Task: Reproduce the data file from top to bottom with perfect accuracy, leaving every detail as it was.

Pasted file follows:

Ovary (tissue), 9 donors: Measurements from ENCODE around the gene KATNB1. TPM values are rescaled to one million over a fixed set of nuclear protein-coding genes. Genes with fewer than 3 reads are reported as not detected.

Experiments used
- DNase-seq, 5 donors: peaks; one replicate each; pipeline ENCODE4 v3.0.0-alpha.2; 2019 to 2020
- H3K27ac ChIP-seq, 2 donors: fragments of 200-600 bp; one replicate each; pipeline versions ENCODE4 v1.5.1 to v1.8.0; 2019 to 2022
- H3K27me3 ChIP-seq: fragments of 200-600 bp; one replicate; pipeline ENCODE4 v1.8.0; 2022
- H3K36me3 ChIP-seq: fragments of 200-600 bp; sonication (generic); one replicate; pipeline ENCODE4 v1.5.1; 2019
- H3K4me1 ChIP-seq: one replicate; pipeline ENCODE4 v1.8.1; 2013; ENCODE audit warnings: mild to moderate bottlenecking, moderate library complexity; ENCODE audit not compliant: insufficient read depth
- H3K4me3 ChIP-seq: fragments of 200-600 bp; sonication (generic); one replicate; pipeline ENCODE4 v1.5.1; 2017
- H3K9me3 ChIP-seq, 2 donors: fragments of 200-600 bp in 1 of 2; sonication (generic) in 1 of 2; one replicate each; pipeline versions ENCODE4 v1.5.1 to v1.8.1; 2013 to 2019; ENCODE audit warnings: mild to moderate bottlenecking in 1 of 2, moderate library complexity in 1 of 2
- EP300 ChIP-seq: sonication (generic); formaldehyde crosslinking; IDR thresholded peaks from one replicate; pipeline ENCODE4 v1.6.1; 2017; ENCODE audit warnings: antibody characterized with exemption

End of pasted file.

Ovary (tissue), 9 donors: Measurements from ENCODE around the gene KATNB1. TPM values are rescaled to one million over a fixed set of nuclear protein-coding genes. Genes with fewer than 3 reads are reported as not detected.

Experiments used
- DNase-seq, 5 donors: peaks; one replicate each; pipeline ENCODE4 v3.0.0-alpha.2; 2019 to 2020
- H3K27ac ChIP-seq, 2 donors: fragments of 200-600 bp; one replicate each; pipeline versions ENCODE4 v1.5.1 to v1.8.0; 2019 to 2022
- H3K27me3 ChIP-seq: fragments of 200-600 bp; one replicate; pipeline ENCODE4 v1.8.0; 2022
- H3K36me3 ChIP-seq: fragments of 200-600 bp; sonication (generic); one replicate; pipeline ENCODE4 v1.5.1; 2019
- H3K4me1 ChIP-seq: one replicate; pipeline ENCODE4 v1.8.1; 2013; ENCODE audit warnings: mild to moderate bottlenecking, moderate library complexity; ENCODE audit not compliant: insufficient read depth
- H3K4me3 ChIP-seq: fragments of 200-600 bp; sonication (generic); one replicate; pipeline ENCODE4 v1.5.1; 2017
- H3K9me3 ChIP-seq, 2 donors: fragments of 200-600 bp in 1 of 2; sonication (generic) in 1 of 2; one replicate each; pipeline versions ENCODE4 v1.5.1 to v1.8.1; 2013 to 2019; ENCODE audit warnings: mild to moderate bottlenecking in 1 of 2, moderate library complexity in 1 of 2
- EP300 ChIP-seq: sonication (generic); formaldehyde crosslinking; IDR thresholded peaks from one replicate; pipeline ENCODE4 v1.6.1; 2017; ENCODE audit warnings: antibody characterized with exemption